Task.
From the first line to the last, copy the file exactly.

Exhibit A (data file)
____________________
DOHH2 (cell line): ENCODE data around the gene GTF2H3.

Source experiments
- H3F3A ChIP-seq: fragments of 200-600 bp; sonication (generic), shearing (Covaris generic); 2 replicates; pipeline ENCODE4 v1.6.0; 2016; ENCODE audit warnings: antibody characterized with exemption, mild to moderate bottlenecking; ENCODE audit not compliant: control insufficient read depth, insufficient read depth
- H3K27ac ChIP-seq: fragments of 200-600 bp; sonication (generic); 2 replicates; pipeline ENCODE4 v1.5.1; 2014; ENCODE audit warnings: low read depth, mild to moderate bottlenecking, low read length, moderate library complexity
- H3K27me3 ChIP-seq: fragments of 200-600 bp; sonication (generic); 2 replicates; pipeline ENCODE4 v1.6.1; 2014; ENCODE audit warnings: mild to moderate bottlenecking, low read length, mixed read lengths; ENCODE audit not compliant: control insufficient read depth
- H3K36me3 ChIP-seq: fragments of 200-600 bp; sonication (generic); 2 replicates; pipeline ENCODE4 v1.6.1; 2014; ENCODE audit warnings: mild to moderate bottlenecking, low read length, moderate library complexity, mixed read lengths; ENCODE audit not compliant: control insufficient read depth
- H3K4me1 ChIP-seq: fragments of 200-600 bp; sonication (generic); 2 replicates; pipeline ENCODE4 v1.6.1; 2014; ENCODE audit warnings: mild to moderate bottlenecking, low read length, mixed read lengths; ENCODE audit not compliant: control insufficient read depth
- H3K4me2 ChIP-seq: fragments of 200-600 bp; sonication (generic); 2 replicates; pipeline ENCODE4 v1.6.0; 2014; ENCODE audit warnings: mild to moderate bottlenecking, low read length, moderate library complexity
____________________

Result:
DOHH2 (cell line): ENCODE data around the gene GTF2H3.

Source experiments
- H3F3A ChIP-seq: fragments of 200-600 bp; sonication (generic), shearing (Covaris generic); 2 replicates; pipeline ENCODE4 v1.6.0; 2016; ENCODE audit warnings: antibody characterized with exemption, mild to moderate bottlenecking; ENCODE audit not compliant: control insufficient read depth, insufficient read depth
- H3K27ac ChIP-seq: fragments of 200-600 bp; sonication (generic); 2 replicates; pipeline ENCODE4 v1.5.1; 2014; ENCODE audit warnings: low read depth, mild to moderate bottlenecking, low read length, moderate library complexity
- H3K27me3 ChIP-seq: fragments of 200-600 bp; sonication (generic); 2 replicates; pipeline ENCODE4 v1.6.1; 2014; ENCODE audit warnings: mild to moderate bottlenecking, low read length, mixed read lengths; ENCODE audit not compliant: control insufficient read depth
- H3K36me3 ChIP-seq: fragments of 200-600 bp; sonication (generic); 2 replicates; pipeline ENCODE4 v1.6.1; 2014; ENCODE audit warnings: mild to moderate bottlenecking, low read length, moderate library complexity, mixed read lengths; ENCODE audit not compliant: control insufficient read depth
- H3K4me1 ChIP-seq: fragments of 200-600 bp; sonication (generic); 2 replicates; pipeline ENCODE4 v1.6.1; 2014; ENCODE audit warnings: mild to moderate bottlenecking, low read length, mixed read lengths; ENCODE audit not compliant: control insufficient read depth
- H3K4me2 ChIP-seq: fragments of 200-600 bp; sonication (generic); 2 replicates; pipeline ENCODE4 v1.6.0; 2014; ENCODE audit warnings: mild to moderate bottlenecking, low read length, moderate library complexity